If you're like most millennials, your financial situation is probably not exactly what you imagined or where you want it to be.
You probably anticipated having more free time and more money at your disposal, but you may have found yourself tied to a bad (or less than ideal) financial situation instead. This is something many millennials can relate to.
Millennials, more than any other generation, feel the most insecure when it comes to their finances. In fact, some reports indicate that nearly half of millennials turn to their parents for financial help.
According to a recent survey of 380 millennials (ages 23 to 38) done by financial investment management company Charles Schwab for its 2019 Modern Wealth report, 62% of millennials say they're living paycheck to paycheck.
And as the first wave of millennials is about to turn 40, they are financially behind other generations. The average millennial’s net worth is $8,000 — way less than their parents, thanks in part to increasing living costs and student-loan debt that makes it difficult to save.
“Spending is not the enemy that we might think that it is,” Terri Kallsen, Schwab’s executive vice president of investor services, tells CNBC Make It. “As a generation, millennials… generally carry more debt than previous generations did at their age, for example. One major reason for that is student loans,” she says.
While the financial state of millennials looks bleak, yours doesn’t have to be so. There are some basic things you can do to improve your own financial situation.
Tips to Improve Your Financial Situation
It won't be easy or quick, but there are ways out of a frustrating financial situation:
1. Create a Working Budget
The first step you will need to take is to work out an actionable budget. This means comparing your income against your monthly expenses and setting aside enough money to pay each debt on time.
If this doesn't seem possible, you either need to create an additional source of income, or you need to eliminate some of your expenses.
An additional source of income could be launching one of several possible online businesses, including an affiliate business or ecommerce shop.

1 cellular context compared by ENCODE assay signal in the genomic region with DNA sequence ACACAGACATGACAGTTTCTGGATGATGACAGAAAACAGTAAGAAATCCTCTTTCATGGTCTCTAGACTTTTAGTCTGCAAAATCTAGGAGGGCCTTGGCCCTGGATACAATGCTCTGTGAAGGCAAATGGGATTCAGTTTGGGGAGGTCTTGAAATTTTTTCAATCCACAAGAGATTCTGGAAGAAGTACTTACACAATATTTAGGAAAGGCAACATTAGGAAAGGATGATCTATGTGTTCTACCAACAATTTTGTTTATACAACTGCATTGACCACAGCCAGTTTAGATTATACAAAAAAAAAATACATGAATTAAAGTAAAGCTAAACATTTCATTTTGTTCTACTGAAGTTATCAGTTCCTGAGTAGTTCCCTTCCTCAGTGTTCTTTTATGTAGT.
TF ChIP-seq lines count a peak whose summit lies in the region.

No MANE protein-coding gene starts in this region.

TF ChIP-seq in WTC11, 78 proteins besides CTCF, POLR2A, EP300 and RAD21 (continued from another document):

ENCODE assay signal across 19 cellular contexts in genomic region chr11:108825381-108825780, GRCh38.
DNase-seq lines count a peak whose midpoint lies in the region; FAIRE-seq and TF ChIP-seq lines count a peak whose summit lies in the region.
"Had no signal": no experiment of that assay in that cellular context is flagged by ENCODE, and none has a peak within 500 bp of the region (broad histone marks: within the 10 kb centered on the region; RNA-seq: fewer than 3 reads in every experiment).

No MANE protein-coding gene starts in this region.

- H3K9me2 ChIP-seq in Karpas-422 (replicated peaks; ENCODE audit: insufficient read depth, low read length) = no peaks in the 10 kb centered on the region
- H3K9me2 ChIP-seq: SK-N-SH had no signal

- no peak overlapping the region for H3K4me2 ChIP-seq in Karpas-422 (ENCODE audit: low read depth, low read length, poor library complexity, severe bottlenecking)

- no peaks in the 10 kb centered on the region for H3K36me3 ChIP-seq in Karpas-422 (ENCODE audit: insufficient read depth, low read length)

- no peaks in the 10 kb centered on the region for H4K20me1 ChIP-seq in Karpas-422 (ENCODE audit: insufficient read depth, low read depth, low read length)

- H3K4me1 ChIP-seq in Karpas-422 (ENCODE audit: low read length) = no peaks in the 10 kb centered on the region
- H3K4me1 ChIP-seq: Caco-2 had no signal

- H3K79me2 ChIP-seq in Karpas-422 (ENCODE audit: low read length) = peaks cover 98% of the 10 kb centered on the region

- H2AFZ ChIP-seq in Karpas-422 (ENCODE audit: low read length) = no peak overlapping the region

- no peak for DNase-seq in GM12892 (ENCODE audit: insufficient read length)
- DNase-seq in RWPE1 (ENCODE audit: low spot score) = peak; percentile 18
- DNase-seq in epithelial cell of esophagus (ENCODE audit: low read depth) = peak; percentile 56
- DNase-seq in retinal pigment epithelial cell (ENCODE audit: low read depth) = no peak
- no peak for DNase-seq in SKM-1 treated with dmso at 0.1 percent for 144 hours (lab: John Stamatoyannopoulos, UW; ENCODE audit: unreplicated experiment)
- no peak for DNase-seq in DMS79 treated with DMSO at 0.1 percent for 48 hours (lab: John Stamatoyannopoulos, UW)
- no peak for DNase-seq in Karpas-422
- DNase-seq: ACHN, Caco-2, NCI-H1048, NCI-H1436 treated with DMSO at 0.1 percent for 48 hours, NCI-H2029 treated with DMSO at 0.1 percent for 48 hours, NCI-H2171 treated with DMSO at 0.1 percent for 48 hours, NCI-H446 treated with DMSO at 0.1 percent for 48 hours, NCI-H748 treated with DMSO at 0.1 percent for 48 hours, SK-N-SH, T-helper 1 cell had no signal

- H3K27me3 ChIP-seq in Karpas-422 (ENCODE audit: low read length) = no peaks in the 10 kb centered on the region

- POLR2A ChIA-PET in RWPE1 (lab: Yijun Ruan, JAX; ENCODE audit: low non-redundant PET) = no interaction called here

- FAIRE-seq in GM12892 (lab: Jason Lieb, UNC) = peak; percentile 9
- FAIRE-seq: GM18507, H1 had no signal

Tackling the problem from both ends would be ideal, so look for expenses you really don't need, and launch an online business to supplement your income.
One example of expense you can do without might be canceling cable service and streaming your television entertainment online.
2. Build Passive Income
As previously mentioned, increasing your monthly income is essential to maintaining an actionable budget, but it will also be critical in helping you gain financial freedom.
Starting an online business, say, an online coaching, blogging or affiliate marketing business, is a great way to earn a passive income online.
Another way to earn a source of passive income is house hacking, which is becoming a more common way for younger adults to break into real estate investing.
House hacking involves taking out a mortgage to buy a home for yourself. Try to buy a home with a minimum of three to four bedrooms, since the next step will involve taking in roommates. Your roommates will pay you rent and pay for their share of the utilities.
You'll find this system provides you with the money to make your mortgage and insurance payments, while allowing you to basically live for free. You can even leverage social media to get leads and effectively grow your real estate business.
If you're concerned about sharing your living space with strangers, adding smart devices and home automation features can help. For instance, you can add a new wireless security camera to your bedroom to ensure your privacy is respected.
3. Ditch the Credit Cards
Begin by making larger payments on the card with the lowest balance, while making the required minimum payments on your other cards.
Once that first account has been paid in full, cancel that card and use the money you were paying to that creditor to start paying off the next smallest debt.
Moving along in this manner will allow you to increase how much you're paying to each successive creditor until all of your credit card debt has been paid in full.
4. Invest Your Disposable Cash
All of that money you were devoted to paying off your credit cards can now be put away in an investment account. After all, you didn't use it for anything else, so it should now be disposable income.
If you're unfamiliar with investing, it may be wise to consult a professional to guide you in making wise investment choices. Also build a financial plan for your earnings and visualize where you want to be financially. Follow through on ways to get there through proper investing.
Over time, you will be able to build a large nest egg that you can use to fund your business, financial emergencies, annual vacations, and your future retirement.
5. Stop Feeding Your Need for Instant Gratification
Finally, it's important to recognize that your financial hardships have been caused partly by your need for instant gratification which can lead to heavy debt.
Instead of buying that big screen TV with credit, save for it. This will help you avoid adding a new monthly bill and you'll enjoy it much more knowing that it's paid off.
Once you have gained some financial freedom, it will be up to you to hold onto it. This means being cautious about the financial decisions you make as you move forward.
If you have never been very good with handling money, or if you feel as though there's more you can learn, it may be a good idea to consult a financial adviser.
If you can avoid the mistakes you have made in the past and make better informed choices, that freer lifestyle and financial freedom you envisioned for yourself will become a reality.